The state secondary education board has appealed for uninterrupted power supply and special buses for Madhyamik 2010, which starts on Tuesday and will continue till March 8, while also modifying rules to minimise security hazards.
The board authorities have decided to restrict the entry of outsiders at the examination centres.
“Even teachers of one school will not be allowed to visit another institution where their students are writing the test. Parents will not be allowed at the centres after 11.15am,” said an official.
Police and the district administration have been asked to ensure that there is no law-and-order problem while the exam is on for two weeks.
“The cops should also see to it that the roads remain snarl-free on the exam days,” said an official.
Last year, there were complaints of frequent power cuts at several examination venues.
“We have requested the power department to ensure uninterrupted supply during the examination. We have also urged the transport department to ply special buses for the examinees,” said board president Mamata Ray.
A power department official said preparations had been made to ensure continuous supply during the exam season this year. “The power situation this year should be much better as we have improved the supply mechanism and also arranged for extra sources of generation.”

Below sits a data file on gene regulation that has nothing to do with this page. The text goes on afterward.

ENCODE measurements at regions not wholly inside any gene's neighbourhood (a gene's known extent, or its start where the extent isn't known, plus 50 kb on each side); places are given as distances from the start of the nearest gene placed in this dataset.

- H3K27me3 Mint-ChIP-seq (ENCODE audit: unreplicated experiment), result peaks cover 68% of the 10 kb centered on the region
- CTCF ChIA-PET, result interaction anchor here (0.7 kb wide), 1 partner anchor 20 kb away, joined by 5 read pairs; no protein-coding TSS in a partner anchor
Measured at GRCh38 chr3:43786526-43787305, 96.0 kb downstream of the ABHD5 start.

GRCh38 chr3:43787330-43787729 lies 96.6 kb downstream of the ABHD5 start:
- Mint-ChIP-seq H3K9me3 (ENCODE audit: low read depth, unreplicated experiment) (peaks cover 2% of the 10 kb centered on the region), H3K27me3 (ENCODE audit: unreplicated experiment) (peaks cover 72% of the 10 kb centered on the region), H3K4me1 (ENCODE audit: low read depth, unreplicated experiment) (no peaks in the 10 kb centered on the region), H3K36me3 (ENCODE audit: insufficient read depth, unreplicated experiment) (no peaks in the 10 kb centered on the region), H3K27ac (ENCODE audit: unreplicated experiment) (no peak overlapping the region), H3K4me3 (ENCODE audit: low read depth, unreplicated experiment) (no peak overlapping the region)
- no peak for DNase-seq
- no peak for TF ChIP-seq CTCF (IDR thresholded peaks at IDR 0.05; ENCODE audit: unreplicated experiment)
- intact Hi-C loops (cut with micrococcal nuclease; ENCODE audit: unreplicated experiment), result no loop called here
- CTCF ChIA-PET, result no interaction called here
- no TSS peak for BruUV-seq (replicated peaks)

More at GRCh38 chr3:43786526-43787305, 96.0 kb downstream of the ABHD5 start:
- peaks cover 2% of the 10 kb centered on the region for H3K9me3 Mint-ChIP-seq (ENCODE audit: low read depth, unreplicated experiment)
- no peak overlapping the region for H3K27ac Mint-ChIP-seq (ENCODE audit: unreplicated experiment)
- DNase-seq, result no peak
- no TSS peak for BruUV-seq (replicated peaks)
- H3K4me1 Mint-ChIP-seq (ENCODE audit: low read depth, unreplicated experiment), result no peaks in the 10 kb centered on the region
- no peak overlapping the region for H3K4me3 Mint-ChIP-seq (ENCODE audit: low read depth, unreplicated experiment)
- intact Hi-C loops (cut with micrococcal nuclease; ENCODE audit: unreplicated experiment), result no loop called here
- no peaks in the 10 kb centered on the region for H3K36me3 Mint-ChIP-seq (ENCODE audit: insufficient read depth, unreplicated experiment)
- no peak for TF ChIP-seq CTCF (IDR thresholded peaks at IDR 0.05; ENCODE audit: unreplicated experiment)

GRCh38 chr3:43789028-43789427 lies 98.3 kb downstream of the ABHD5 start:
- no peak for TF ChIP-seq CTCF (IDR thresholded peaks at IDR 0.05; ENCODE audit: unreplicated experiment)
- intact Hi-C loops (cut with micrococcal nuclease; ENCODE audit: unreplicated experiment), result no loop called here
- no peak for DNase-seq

A transport department official said that like previous years, this year, too, special buses would be deployed to help Madhyamik examinees and their parents reach the test venues smoothly.
As many as the 9,47,495 examinees will write the test at 1,189 venues across the state. The exams will begin at 11.45am and continue till 3pm. Blind students are entitled to a 30-minute grace period.
Tuesday’s test is of the first language paper I.
Question papers will be distributed at 11.45am but the students will not be allowed to write till noon. “The first 15 minutes are only for reading the questions,” said an official.
This is also the first time students from Hindi-medium schools will get the question papers, except history, in Hindi.
Till last year, they would get question papers printed in English. “Because of some problems we could not print the history paper in Hindi,” said a board official.